Figure 6: Ultrasound (Open in original size)
36 year old pregnant female at 20 weeks gestation with ruptured uterine artery.
Findings: Ultrasound following uterine artery ligation demonstrated a viable intrauterine pregnancy with normal fetal heart rate at 147 bpm (A) and normal umbilical artery tracing (B) with normal diastolic flow (green arrow) and resistive index.
Technique: Standard abdominal ultrasound with gray scale and color doppler, 5-2MHz curved array C5-2 transducer.


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Display figure 7 in original size
Figure 7: Summary table for spontaneous uterine artery rupture.

Figure 7: Table (Open in original size)
Summary table for spontaneous uterine artery rupture.

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Display figure 8 in original size
Figure 8: Differential Diagnosis table for nontraumatic hemoperitoneum in gravid and child bearing aged female.

Figure 8: Table (Open in original size)
Differential Diagnosis table for nontraumatic hemoperitoneum in gravid and child bearing aged female.

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  REFERENCES
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1. Ziereisen V, Bellens B, Gérard C, Baeyens L. Spontaneous rupture of utero-ovarian vessels in postpartal period: a case report and review of the literature. J Gynecol Obstet Biol Reprod (Paris) 2003 Feb;32(1):51-4 Get full text
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2. Becker R, Kowalsky BL, Hatzmann W. Rupture of the uterine artery after spontaneous delivery with unusual course in childbed. Z Geburtshilfe Neonatol 2002 May-Jun;206(3):107-13 Get full text
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3. Ginsburg KA, Valdes C, Schnider G. Spontaneous utero-ovarian vessel rupture during pregnancy: three case reports and a review of the literature. Obstet Gynecol 1987 Mar;69(3 Pt 2):474-6 Get full text
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4. Swaegers MC, Hauspy JJ, Buytaert PM, De Maeseneer MG. Spontaneous rupture of the uterine artery in pregnancy. Eur J Obstet Gynecol Reprod Biol 1997 Dec;75(2):145-6 Get full text
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5. Janicki TI, David LJ, Skaf R. Massive and acute hemoperitoneum due to rupture of the uterine artery by erosion from an endometriotic lesion. Fertil Steril 2002 Oct;78(4):879-81 Get full text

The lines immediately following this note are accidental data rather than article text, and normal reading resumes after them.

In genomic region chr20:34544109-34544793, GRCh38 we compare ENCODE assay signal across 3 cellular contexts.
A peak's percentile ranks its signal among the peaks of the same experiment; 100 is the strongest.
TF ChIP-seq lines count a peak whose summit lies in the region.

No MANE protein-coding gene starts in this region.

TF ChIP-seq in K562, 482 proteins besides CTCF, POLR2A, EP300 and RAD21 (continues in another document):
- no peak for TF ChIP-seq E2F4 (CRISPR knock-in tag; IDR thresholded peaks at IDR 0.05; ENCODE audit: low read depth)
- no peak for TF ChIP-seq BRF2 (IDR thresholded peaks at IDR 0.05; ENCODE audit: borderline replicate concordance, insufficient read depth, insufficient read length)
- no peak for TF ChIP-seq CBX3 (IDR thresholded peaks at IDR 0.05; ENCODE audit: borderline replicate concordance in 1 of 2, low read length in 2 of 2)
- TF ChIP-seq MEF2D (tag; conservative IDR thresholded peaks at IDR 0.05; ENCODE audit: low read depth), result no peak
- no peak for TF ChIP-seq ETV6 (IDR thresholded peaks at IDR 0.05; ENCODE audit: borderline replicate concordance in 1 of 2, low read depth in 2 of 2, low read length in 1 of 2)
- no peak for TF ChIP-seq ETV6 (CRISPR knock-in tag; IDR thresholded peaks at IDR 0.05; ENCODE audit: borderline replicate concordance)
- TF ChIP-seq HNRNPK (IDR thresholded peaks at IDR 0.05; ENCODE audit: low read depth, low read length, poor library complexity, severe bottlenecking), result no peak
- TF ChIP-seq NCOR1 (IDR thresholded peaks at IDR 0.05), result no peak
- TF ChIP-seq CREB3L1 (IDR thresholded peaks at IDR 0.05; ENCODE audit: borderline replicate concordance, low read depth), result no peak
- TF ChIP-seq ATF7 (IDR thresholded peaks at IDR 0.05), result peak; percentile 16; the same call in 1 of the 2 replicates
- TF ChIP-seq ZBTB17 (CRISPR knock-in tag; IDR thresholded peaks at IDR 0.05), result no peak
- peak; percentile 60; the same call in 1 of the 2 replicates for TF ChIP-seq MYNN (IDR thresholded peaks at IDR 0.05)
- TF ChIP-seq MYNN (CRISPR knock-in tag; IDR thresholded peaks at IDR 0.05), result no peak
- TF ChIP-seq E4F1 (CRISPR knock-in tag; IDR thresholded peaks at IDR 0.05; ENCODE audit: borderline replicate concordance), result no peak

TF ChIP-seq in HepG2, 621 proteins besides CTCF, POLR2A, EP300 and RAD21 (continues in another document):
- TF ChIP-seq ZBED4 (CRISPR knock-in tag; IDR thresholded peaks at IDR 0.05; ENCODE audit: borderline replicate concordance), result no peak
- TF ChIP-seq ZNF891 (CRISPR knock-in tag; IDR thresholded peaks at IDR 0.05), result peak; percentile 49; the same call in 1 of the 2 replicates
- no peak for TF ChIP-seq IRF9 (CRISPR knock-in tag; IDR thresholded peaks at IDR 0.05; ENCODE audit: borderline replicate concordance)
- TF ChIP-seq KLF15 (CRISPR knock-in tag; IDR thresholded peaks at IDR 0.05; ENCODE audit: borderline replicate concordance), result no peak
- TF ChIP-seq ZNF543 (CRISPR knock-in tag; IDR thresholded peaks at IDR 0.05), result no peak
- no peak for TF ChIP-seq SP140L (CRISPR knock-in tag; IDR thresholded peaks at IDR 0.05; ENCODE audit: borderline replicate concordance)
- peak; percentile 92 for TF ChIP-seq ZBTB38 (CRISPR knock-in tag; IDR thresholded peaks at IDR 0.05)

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6. Aziz U, Kulkarni A, Lazic D, Cullimore JE. Spontaneous rupture of the uterine vessels in pregnancy. Obstet Gynecol 2004 May;103(5 Pt 2):1089-91 Get full text
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7. Lubner M, Menias C, Rucker C, Bhalla S, Peterson CM, Wang L, Gratz B. Blood in the belly: CT findings of hemoperitoneum. Radiographics 2007 Jan-Feb;27(1):109-25 Get full text
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8. Sadro Claudia T. MD, Dubinsky Theodore J. CT in Pregnancy: Risks and Benefits FABR, FRCPC Get full text
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9. Van Beek SC, Conijn AP, Koelemay MJ, Balm R. Editor`s Choice - Endovascular aneurysm repair versus open repair for patients with a ruptured abdominal aortic aneurysm: a systematic review and meta-analysis of short-term survival. Eur J Vasc Endovasc Surg 2014 Jun;47(6):593-602 Get full text
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10. Gunnarsson K, Wanhainen A, Djavani Gidlund K, Björck M, Mani K. Endovascular Versus Open Repair as Primary Strategy for Ruptured Abdominal Aortic Aneurysm: A National Population-based Study. Eur J Vasc Endovasc Surg 2016 Jan;51(1):22-8 Get full text
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11. Akowuah E, Angelini G, Bryan AJ. Open versus endovascular repair of traumatic aortic rupture: a systematic review. J Thorac Cardiovasc Surg 2009 Sep;138(3):768-9 Get full text
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  ABBREVIATIONS
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CBC = Complete Blood Count
cm = Centimeter
CT = Computed Tomography
CTA = Computed Tomographic Angiography
dL = Deciliter
gm = Gram
HBG = Hemoglobin
L= Liter
OB/GYN = Obstetrics and Gynecology
UL = Microliter
US = Ultrasound
WBC = White Blood Count